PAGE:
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The Lookout: What You Should Know About California’s New Gun Laws

Tanu Henry and Antonio Ray Harvey | California Black Media

Last month, Gov. Gavin Newsom signed new legislation enhancing gun safety measures, further solidifying California’s position as a national leader in implementing controls on the use and distribution of firearms.

Joined by Attorney General Rob Bonta, lawmakers, gun safety advocates and gun wound survivors, Newsom introduced at a press conference several of the gun laws he signed. They included Senate Bill (SB) 2, authored by Sen. Anthony Portantino (D-Burbank), which reinforces the state’s public carry regulations; and SB 452, authored by Sen. Catherine Blakespear (D-Encinitas), which mandates the use of microstamping on handgun cartridges to help trace guns used in crimes.

SB2 imposes new restrictions for obtaining a concealed-carry weapons (CCW) permit. According to Portantino’s office, the law ensures licensees are law-abiding citizens over 21 years of age; establishes an appeal process for denied CCW licenses; introduces gun handling, loading, unloading and storage training requirements; and restricts locations where people can legally carry firearms.

When the Legislature passed SB 2, Newsom stated that people are less likely to die from gunshots in California. In 2022 alone, California’s gun death rate was 43% lower than the national average, according to the Centers of Disease Control (CDC). The Giffords Law Center also ranked the state number one in the U.S. for gun safety.

“While radical judges continue to strip away our ability to keep people safe, California will keep fighting — because gun safety laws work,” Newsom said in a Sept. 26 statement.

Newsom also signed bills introduced by California Legislative Black Caucus (CLBC) members Mike Gipson (D-Carson), Kevin McCarty (D-Sacramento) and Reggie Jones-Sawyer (D-Los Angeles).

AB 1406 (McCarthy) gives the California Department of Justice the authority to postpone firearm delivery if additional time is required to do background checks. AB 1089 (Gipson) adds new regulations and guidelines for the ownership and operation of computer numeric control (CNC) milling machines, commonly used to manufacture “ghost guns.” AB 574 (Jones-Sawyer), which goes into effect in March 2025, requires gun dealers making any sale of a gun – or overseeing the transfer of ownership — to confirm that both the buyer and seller “confirm possession of every firearm they own or possess.”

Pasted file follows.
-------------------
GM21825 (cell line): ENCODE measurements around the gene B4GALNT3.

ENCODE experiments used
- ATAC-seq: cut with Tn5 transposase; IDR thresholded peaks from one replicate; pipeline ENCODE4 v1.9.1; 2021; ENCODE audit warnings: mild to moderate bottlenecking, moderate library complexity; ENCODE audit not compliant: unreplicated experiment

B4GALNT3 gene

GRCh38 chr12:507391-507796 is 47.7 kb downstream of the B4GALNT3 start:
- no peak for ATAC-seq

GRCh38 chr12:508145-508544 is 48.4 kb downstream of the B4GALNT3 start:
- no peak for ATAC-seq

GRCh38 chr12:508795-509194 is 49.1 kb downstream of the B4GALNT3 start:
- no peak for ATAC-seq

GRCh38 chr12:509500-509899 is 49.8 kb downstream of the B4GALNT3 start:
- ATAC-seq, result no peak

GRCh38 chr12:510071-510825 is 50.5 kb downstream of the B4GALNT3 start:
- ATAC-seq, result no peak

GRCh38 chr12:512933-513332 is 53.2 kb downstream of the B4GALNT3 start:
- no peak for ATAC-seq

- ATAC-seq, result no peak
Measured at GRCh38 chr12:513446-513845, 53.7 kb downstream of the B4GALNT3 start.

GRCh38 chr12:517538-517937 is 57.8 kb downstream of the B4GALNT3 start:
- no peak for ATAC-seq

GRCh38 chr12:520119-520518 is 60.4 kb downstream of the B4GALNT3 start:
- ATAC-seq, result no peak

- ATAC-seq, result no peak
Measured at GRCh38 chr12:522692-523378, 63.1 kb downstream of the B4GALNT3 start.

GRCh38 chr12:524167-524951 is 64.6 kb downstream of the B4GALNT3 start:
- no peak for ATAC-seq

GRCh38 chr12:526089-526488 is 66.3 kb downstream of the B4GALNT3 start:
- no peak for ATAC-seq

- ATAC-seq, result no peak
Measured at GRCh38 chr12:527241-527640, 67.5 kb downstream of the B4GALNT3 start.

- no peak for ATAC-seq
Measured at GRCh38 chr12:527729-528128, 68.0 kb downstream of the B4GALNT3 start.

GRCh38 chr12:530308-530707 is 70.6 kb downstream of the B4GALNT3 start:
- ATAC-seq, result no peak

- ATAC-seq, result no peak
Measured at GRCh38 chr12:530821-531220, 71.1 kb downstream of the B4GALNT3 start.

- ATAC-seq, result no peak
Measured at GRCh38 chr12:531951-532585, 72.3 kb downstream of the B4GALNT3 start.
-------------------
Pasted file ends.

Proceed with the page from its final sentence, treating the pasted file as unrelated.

AB 28, which is authored by Assemblymember Jesse Gabriel (D-Encino) was also on the list of gun legislation Newsom approved. The law enacts a first-in-the-nation effort to raise $160 million annually on the sale of bullets by imposing an 11% excise tax on gun vendors and gun manufacturers across the state. The revenue collected will be used to improve school safety, behavioral health and gun violence intervention.

“How about a little damn accountability,” said Newsom at a press conference. “You’re selling a product, a leading product, a purveyor of death for our kids.”

Gabriel shares the Governor’s perspective. “It’s shameful that gun manufacturers are reaping record profits at the same time that gun violence has become the leading cause of death for kids in the United States,” he said.

AB 455, authored by Assemblymembers Sharon Quirk-Silva (D-Fullerton) and Diane Papan (D-San Mateo), keeps guns out of the hands of potentially dangerous individuals.

Two more public safety laws, Newsom signed deal with limiting ghost guns and the “relinquishment of firearms.” AB 725, authored by Quirk-Silva and Papan, updates the definition of a firearm to include ghost gun parts.

AB 732, authored by Assemblymember Mike Fong (D-Alhambra), simplifies the process for removing firearms from people who are prohibited from owning them.

The same day Newsom signed the package of gun laws, the Firearms Policy Coalition (FPC), a non-profit focused on advancing gun rights, announced that it filed a complaint challenging some parts of SB 2.

“SB2 restricts where persons with licenses to carry a concealed weapon may legally exercise their constitutional right to wear, carry, or transport firearms. And it does so in ways that are fundamentally inconsistent with the Second Amendment and the Supreme Court’s decision in Bruen,” the complaint states.

Three groups, Orange County Gun Owners, San Diego County Gun Owners, and California Gun Rights Foundation have joined FPC in the lawsuit.

“With Gov. Newsom’s signing of SB2 today, California continues to exhibit its disdain for the rights of Californians, the U.S. Constitution, and the Supreme Court’s Bruen decision,” said Cody J. Wisniewski, FPC Action Foundation’s General Counsel and Vice President of Legal, and FPC’s counsel. “Unfortunately for California, and contrary to Governor Newsom’s misguided statements, the state does not have the power to unilaterally overrule individual rights and constitutional protections.”

Bonta disagrees. He says gun safety laws protect people.

“Addressing gun violence is critical to protecting public safety; we cannot pretend that they are distinct problems,” said Bonta. “In California, we won’t settle for inaction when it comes to saving lives.”

On Oct. 10, Newsom scored another win on gun control. The 9th U.S. Circuit Court of Appeals ruled that the California state law that bans guns with high-capacity, detachable magazines can remain in effect while California appeals a U.S. Circuit Court of Appeals September ruling that declared that law unconstitutional.

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